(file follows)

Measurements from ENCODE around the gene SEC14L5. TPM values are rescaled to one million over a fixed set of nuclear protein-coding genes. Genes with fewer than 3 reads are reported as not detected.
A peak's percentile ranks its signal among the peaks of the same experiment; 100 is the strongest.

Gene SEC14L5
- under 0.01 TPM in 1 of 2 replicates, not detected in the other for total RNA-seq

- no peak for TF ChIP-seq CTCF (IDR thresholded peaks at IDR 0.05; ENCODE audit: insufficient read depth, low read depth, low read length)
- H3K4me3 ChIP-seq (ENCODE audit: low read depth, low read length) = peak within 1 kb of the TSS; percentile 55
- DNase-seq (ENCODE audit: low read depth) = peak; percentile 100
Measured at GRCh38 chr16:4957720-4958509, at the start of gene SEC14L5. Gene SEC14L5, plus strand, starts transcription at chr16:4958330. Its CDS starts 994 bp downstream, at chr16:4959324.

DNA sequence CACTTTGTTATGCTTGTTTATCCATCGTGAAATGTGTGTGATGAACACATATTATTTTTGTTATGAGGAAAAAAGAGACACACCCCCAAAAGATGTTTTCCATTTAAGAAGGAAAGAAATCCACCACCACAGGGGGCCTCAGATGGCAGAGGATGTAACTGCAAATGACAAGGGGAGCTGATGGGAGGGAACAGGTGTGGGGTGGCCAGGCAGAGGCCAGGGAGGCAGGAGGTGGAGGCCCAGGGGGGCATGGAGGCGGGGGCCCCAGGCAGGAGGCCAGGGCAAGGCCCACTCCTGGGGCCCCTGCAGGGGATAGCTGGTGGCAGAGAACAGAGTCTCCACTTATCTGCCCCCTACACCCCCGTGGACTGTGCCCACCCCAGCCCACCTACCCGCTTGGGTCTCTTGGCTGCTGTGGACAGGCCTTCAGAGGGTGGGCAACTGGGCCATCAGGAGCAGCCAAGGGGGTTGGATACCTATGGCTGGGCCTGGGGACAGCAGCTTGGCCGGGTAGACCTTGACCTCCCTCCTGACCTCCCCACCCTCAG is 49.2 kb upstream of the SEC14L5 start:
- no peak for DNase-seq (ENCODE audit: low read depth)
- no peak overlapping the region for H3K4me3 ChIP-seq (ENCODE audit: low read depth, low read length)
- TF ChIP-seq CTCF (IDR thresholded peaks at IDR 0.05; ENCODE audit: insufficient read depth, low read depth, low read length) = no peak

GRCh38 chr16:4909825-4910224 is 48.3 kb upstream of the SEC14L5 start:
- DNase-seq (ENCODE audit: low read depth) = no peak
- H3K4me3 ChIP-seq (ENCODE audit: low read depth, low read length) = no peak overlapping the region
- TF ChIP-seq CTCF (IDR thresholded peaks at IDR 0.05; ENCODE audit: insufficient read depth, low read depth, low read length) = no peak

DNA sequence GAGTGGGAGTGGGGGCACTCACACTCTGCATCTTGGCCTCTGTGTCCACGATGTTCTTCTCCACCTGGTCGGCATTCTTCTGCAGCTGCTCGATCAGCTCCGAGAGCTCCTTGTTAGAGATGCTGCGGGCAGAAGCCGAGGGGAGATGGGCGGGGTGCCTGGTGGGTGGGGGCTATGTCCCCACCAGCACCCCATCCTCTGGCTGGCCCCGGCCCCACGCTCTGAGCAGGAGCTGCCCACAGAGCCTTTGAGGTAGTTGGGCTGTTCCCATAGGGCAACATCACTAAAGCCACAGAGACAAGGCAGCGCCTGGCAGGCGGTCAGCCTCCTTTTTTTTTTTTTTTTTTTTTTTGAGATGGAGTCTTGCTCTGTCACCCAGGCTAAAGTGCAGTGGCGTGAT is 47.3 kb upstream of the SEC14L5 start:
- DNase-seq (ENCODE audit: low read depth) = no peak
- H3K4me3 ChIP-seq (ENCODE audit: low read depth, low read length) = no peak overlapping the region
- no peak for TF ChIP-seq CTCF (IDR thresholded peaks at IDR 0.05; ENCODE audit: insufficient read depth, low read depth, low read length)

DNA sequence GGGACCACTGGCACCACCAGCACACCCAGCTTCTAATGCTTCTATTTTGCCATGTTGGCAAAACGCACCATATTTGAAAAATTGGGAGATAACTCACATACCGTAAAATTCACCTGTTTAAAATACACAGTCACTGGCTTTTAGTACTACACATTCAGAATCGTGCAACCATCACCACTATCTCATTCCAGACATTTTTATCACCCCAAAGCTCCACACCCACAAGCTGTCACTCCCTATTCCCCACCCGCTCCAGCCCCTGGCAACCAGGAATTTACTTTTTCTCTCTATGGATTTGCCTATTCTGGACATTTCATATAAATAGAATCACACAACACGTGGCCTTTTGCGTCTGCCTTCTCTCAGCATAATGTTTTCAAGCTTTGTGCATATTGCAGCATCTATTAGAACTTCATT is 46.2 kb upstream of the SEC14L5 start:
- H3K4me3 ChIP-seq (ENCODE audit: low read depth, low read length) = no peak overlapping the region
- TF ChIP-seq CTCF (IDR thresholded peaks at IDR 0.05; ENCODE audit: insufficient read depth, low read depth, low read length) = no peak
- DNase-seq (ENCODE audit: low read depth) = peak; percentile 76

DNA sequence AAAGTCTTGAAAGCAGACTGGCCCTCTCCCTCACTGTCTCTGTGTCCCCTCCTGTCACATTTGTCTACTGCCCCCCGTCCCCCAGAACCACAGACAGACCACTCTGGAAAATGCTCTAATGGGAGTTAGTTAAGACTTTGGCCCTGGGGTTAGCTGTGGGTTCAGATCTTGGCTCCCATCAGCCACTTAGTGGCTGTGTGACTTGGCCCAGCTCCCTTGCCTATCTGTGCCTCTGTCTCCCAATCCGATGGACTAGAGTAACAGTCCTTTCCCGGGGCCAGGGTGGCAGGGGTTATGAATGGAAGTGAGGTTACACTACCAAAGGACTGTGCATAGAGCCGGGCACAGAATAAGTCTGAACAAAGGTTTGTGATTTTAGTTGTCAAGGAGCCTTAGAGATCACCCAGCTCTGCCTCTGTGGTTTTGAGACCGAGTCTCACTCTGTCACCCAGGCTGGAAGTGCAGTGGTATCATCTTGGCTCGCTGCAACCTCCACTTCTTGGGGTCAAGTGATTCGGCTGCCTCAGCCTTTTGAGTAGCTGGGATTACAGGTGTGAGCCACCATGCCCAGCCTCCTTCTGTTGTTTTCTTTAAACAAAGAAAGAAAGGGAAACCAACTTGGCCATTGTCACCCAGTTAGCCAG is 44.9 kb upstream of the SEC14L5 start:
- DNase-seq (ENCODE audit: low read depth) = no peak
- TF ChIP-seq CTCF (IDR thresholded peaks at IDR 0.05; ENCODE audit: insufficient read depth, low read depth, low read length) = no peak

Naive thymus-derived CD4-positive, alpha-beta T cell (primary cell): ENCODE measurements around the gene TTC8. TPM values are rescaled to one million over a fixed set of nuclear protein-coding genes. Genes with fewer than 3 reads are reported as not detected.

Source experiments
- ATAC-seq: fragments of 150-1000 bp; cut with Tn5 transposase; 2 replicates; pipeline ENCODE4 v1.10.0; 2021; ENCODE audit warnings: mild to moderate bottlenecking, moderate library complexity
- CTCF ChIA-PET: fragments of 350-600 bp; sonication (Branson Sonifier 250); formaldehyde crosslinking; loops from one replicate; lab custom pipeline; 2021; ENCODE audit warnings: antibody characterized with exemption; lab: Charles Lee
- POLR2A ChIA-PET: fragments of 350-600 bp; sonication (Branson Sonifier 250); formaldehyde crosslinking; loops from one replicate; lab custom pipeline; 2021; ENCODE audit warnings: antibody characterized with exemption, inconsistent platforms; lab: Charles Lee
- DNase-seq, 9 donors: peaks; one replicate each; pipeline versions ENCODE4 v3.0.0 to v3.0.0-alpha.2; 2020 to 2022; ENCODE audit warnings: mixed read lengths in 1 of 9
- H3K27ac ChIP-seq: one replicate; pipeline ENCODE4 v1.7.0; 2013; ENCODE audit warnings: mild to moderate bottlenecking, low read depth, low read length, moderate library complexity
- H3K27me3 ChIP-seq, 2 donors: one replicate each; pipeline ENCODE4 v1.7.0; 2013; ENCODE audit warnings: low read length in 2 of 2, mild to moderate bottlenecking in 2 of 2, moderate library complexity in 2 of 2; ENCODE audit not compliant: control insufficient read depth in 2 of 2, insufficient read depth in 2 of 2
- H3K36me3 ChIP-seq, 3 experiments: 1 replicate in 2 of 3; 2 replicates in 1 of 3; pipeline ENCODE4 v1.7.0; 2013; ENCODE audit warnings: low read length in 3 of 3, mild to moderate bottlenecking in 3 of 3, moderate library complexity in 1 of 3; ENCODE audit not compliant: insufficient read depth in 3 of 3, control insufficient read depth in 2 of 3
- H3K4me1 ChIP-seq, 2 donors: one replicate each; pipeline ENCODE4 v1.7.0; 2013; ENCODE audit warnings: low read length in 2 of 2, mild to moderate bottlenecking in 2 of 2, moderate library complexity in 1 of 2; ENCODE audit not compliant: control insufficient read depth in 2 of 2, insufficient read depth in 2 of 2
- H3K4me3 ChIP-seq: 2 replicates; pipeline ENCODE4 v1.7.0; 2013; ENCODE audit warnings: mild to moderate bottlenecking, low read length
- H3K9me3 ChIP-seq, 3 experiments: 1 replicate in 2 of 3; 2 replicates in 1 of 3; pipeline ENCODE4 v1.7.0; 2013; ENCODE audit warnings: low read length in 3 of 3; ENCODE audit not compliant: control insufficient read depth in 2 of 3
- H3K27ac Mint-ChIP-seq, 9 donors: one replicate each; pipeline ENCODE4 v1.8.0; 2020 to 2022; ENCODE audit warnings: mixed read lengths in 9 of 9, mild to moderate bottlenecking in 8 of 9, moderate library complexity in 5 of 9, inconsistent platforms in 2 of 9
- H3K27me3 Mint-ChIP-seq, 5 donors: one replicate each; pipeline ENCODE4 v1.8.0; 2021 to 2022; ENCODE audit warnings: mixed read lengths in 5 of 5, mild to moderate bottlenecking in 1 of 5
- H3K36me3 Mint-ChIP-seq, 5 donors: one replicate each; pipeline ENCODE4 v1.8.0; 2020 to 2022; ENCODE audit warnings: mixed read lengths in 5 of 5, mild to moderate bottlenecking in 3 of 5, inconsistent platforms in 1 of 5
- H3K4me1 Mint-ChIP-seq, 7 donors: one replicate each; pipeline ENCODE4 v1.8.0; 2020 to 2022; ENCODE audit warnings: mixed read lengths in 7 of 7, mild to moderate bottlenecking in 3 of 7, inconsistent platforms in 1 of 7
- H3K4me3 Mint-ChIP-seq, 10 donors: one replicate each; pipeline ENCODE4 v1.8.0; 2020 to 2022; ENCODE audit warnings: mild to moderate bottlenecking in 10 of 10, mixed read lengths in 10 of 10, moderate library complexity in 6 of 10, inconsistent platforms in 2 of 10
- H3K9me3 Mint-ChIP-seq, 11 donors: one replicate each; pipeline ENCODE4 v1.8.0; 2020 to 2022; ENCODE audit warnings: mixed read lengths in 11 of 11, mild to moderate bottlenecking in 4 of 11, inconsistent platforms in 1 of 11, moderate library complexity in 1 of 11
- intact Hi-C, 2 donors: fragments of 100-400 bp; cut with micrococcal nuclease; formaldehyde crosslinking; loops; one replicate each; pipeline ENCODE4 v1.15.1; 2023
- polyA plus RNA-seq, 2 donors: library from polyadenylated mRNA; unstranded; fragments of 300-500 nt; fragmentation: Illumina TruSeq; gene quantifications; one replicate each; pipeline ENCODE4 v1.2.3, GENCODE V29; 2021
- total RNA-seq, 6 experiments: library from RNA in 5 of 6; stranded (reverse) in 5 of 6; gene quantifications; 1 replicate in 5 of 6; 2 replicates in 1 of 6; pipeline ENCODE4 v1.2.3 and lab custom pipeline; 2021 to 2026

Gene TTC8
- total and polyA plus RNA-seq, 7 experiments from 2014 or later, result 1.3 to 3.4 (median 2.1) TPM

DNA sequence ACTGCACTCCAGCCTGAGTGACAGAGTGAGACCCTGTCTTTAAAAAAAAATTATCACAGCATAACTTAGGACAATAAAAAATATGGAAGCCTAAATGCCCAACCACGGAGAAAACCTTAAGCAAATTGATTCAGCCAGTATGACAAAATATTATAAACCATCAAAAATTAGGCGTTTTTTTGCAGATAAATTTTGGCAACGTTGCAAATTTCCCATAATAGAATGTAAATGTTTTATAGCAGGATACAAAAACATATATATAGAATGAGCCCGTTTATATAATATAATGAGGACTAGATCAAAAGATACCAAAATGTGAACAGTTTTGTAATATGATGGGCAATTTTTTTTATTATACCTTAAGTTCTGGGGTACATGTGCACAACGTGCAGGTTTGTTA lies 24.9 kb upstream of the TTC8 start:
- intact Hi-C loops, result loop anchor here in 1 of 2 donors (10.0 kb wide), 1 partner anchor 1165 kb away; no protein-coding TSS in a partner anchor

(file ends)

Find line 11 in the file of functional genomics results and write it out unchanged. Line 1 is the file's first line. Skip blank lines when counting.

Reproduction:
- no peak overlapping the region for H3K4me3 ChIP-seq (ENCODE audit: low read depth, low read length)